With just one healthy professional goalie under contract, the Vancouver Canucks were playing with fire.
On Monday, they got burned.
With Jacob Markstrom banged up, the Canucks were forced to play 19-year-old prospect Michael DiPietro in goal against the high-powered San Jose Sharks.
It didn’t go well.
DiPietro is a promising prospect, but he’s still a junior goalie, playing in the OHL. To throw him into NHL game action now, against that opponent, was putting him into a position to fail.
Most people felt bad for the kid.
Players felt awful that they hung him out to dry. Fans on social media expressed sympathy. Fans in-arena gave him loud cheers for saves, and not in a sarcastic way that you’d expect for a goalie during a blowout (they saved the sarcastic cheers for Canucks skaters after they registered their first shot on goal midway through the first period).
Instead of playing desperate, like you’d expect with a team protecting a junior goalie out of his element, the Canucks were pinned in their own end for most of the first period.
The first shot on net went in, and the score was 3-0 before the period was half over. They went on to lose 7-2.
They got some bad bounces, sure, but it was a brutal situation to put DiPietro in.
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So how did it come to this?
It was a combination of poor planning, risk-taking, and bad luck.
Instead of starting the season with five goalies on two-way deals, like they’ve done in the past, the Canucks had four.
Richard Bachman suffered a season-ending Achilles injury in late December. The timing of that injury couldn’t have been worse, as the Canucks planned on calling up Thatcher Demko in January.
They traded Anders Nilsson to Ottawa for Mike McKenna, planning to send him to Utica to take Demko’s spot. McKenna was claimed on January 4, meaning that in the span of a couple of weeks the Canucks went from four goalies to two.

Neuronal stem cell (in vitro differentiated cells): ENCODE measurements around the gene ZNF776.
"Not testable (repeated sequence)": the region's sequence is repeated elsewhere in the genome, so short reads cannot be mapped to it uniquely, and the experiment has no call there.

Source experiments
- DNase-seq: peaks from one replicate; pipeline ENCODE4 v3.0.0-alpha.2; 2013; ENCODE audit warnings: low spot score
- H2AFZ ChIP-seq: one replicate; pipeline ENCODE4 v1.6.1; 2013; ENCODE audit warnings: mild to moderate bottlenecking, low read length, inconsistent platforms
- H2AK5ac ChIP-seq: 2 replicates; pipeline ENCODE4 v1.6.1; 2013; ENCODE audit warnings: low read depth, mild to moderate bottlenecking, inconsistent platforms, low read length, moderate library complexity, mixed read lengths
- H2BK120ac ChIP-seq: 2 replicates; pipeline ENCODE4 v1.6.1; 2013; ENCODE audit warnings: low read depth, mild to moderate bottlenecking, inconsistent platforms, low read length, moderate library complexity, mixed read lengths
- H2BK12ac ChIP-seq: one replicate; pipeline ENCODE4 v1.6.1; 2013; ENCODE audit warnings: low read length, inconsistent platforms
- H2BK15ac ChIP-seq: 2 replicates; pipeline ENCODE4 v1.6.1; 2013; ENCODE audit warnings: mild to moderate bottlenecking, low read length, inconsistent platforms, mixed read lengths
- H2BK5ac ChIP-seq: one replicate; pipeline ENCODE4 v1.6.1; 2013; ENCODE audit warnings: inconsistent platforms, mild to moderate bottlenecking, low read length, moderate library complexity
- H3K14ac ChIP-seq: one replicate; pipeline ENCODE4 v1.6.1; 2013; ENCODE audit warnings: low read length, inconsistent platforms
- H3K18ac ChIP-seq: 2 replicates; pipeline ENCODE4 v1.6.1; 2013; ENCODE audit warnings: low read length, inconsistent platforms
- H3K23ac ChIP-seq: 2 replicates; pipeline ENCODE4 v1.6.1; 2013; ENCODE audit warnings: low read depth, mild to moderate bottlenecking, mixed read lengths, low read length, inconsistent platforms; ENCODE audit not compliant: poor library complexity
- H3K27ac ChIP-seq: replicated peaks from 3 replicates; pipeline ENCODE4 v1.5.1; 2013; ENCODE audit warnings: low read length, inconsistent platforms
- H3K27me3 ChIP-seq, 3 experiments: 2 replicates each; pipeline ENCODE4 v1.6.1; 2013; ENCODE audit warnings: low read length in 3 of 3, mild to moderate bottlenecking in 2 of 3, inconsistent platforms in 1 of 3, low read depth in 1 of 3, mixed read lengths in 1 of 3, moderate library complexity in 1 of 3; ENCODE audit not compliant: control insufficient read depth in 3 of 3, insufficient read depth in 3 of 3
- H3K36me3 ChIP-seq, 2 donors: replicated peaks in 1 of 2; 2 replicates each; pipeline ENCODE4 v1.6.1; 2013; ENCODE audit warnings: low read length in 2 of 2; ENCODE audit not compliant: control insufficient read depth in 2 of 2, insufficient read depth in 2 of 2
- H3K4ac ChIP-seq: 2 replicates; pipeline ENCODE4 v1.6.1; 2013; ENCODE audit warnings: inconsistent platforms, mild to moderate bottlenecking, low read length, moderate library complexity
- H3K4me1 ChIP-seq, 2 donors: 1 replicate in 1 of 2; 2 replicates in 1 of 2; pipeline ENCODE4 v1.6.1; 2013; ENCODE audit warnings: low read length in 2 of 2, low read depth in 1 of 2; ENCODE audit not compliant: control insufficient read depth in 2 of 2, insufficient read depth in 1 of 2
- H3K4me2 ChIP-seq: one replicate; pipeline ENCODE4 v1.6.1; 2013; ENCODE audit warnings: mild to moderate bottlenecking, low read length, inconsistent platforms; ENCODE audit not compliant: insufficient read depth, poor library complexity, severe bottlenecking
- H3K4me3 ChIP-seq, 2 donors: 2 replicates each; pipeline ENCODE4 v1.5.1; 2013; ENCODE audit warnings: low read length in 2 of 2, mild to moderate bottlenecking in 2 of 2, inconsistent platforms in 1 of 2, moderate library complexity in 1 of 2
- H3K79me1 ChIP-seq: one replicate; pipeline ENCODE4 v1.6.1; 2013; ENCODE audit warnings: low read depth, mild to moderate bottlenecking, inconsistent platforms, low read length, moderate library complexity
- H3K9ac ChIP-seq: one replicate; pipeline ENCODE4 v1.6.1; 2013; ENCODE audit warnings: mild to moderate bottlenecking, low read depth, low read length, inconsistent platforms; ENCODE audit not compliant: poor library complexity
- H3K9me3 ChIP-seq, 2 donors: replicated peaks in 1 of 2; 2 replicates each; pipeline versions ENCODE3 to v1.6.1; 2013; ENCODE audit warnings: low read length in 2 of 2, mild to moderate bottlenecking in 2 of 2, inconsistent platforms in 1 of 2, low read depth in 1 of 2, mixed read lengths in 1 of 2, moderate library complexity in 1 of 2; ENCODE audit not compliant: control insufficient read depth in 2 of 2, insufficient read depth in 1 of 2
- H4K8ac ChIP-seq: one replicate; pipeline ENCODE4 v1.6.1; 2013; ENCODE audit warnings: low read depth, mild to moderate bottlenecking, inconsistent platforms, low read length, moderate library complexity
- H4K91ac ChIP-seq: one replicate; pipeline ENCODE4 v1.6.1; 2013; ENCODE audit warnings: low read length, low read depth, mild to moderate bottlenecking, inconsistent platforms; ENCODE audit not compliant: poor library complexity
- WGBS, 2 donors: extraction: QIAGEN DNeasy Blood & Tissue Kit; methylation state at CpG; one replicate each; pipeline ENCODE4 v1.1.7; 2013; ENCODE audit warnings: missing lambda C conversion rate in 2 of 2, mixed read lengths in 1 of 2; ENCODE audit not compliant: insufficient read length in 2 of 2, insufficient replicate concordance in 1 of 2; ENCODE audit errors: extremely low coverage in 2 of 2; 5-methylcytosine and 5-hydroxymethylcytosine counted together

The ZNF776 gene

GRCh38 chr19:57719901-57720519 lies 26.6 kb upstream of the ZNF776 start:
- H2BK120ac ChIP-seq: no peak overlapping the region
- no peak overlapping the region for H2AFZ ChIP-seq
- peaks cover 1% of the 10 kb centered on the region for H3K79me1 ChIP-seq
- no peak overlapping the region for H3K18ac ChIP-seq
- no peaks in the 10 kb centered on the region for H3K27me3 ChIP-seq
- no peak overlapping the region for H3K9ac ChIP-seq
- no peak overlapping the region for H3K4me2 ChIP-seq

When Demko suffered an injury last week, they were down to one. At that point, we called it a short-term goaltending crisis.
On Monday, Markstrom got hurt too.
Just what ails Markstrom is anybody’s guess, because the Canucks’ messaging was vague as can be.
The Canucks official Twitter account described the injury as “tightness in his lower body,” saying sitting him out was to “extend his maintenance and recovery period between starts.”
Before the game, the Canucks said Markstrom was not available for the game, yet he sat on the bench as DiPietro’s backup.
After the game, head coach Travis Green said that Markstrom was available, but he “didn’t feel comfortable putting him in.”
“We had to play Mike. We didn’t have an option,” said Green.
Wait, but didn’t you just say…
Instead of describing Markstrom’s injury as “tightness,” Green called it a “strain.”
Markstrom is day-to-day, and Green says he’s “hopeful” that his No. 1 goalie will play Wednesday in Anaheim. But the Canucks play the next night in Los Angeles and Saturday in San Jose, leaving them very little room for error should Markstrom be sore after one of those games.
The team didn’t want to trade a draft pick for a short term goalie fix, but that’s just what they did on Tuesday, acquiring AHL goalie Marek Mazanec for a seventh-round pick in 2020. GM Jim Benning had the option of signing a less accomplished goalie on an AHL-only contract – playing for Utica or otherwise – to a two-way deal for the rest of the season, but chose Mazanec instead.
The Canucks were essentially screwed over by the Philadelphia Flyers, who not only claimed Mike McKenna off waivers, but decided to keep him despite having four (!) other goalies ahead of him on the depth chart.
It’s a stockpile of goalies that you usually only ever see in Yahoo fantasy hockey.
The Canucks were likely hopeful that McKenna would eventually end up back on waivers, allowing them to continue with Plan A.
Philadelphia played McKenna in just one NHL game after claiming him more than a month ago. Instead of tossing him on waivers when they no longer needed him, they put him on an AHL conditioning stint.
On Sunday, they had three goalies – Brian Elliott, Michael Neuvirth, and Anthony Stolarz -on the ice at practice, with a fourth netminder, Carter Hart, healthy.
— Tony Androckitis (@TonyAndrock) February 12, 2019
McKenna’s loan ends today, just as Brian Elliott’s starts.
The Canucks, finally, aren’t waiting around for him.